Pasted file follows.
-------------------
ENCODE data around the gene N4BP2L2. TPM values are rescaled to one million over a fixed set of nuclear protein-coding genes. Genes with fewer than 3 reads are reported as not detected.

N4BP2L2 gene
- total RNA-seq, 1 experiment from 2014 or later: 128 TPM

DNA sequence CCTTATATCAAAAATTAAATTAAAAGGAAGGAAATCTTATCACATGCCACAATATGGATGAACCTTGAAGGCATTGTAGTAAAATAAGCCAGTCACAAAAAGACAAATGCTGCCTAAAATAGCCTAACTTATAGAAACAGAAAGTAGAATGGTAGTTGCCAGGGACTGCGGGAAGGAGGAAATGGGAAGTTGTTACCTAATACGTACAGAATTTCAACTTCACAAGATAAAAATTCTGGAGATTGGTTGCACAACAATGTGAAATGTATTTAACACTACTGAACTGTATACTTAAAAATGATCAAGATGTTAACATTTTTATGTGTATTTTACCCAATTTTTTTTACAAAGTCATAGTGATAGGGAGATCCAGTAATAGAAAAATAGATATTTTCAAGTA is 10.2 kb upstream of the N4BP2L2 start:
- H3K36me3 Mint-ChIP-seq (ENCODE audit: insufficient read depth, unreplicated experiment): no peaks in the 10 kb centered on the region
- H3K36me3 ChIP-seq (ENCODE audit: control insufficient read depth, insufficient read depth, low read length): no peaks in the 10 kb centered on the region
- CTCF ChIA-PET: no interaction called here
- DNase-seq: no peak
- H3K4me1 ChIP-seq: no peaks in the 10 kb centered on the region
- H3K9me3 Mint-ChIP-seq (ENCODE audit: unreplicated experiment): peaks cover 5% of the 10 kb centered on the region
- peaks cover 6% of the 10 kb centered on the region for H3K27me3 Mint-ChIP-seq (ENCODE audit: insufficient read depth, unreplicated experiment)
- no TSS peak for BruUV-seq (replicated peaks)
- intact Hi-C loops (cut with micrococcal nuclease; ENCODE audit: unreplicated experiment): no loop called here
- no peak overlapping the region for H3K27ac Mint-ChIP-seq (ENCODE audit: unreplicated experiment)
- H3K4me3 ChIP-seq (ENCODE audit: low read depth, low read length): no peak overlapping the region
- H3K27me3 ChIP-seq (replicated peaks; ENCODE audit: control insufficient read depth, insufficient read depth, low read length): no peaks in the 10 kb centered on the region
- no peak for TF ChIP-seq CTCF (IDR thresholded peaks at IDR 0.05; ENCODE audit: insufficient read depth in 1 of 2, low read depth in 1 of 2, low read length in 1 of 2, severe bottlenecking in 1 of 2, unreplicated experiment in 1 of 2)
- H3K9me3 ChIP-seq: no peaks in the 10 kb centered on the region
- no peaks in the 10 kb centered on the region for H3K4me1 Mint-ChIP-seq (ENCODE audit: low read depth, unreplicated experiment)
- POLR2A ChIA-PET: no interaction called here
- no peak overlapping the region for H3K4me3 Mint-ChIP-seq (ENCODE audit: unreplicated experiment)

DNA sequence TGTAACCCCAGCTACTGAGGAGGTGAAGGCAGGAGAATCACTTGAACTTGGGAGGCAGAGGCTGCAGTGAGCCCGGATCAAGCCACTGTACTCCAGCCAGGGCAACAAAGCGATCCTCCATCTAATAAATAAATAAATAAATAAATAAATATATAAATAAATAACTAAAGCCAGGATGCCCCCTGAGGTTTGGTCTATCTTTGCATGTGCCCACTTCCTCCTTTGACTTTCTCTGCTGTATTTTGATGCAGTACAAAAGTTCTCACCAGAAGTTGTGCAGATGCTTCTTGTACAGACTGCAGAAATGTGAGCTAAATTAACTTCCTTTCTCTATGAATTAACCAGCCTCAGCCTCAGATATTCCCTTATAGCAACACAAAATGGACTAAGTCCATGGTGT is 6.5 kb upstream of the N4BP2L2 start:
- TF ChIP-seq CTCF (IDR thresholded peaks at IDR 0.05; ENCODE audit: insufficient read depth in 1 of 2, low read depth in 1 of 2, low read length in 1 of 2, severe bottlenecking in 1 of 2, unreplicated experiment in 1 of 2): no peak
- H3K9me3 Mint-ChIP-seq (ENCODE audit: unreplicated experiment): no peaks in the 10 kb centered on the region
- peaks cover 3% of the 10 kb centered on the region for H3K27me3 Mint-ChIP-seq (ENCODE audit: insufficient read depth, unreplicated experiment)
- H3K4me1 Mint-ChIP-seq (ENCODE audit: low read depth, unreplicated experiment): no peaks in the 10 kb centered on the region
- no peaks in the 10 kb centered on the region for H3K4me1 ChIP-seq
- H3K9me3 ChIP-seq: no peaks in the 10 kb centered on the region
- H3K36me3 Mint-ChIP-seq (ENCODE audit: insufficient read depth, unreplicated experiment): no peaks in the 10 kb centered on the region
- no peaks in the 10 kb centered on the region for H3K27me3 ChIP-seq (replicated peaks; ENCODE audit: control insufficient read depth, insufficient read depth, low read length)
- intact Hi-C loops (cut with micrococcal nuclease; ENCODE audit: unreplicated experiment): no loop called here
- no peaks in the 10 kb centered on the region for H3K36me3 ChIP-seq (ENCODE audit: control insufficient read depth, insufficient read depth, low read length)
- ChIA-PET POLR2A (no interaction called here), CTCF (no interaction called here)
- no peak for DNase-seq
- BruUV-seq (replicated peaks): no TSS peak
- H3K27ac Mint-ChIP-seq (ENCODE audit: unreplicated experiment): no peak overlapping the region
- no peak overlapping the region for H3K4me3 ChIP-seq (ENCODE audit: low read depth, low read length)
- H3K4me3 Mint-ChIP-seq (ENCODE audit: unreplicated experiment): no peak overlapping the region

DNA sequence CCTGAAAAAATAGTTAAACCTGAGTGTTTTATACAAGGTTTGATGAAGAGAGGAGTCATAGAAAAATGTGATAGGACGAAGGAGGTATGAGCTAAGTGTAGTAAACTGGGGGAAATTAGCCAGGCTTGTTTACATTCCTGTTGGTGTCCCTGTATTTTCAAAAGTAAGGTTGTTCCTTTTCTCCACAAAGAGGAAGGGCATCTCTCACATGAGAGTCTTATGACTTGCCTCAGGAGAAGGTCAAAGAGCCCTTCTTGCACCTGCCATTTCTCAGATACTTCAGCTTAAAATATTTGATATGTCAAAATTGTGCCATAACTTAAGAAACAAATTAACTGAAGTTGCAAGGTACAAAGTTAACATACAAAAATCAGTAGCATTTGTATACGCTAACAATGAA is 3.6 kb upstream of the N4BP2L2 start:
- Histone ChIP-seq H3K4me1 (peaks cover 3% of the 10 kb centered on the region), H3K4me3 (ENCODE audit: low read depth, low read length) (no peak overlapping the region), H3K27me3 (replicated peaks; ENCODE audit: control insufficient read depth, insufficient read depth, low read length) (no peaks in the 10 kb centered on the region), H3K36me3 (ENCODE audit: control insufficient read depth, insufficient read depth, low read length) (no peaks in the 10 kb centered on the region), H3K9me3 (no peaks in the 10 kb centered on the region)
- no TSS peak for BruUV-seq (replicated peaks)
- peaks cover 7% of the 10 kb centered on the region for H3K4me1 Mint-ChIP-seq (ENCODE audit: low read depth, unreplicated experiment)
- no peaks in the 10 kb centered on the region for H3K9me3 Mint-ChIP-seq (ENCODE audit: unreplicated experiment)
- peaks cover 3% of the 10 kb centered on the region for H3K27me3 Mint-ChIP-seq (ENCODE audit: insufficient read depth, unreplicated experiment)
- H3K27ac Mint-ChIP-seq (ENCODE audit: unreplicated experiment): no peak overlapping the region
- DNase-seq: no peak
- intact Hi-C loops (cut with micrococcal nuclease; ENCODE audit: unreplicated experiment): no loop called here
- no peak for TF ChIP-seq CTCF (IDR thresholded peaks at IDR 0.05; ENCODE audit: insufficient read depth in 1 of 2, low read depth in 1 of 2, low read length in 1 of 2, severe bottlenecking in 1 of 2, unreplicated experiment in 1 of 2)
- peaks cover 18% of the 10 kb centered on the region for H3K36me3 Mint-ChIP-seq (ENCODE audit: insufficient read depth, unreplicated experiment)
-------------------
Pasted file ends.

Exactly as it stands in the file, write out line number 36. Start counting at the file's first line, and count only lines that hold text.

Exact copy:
- H3K27ac Mint-ChIP-seq (ENCODE audit: unreplicated experiment): no peak overlapping the region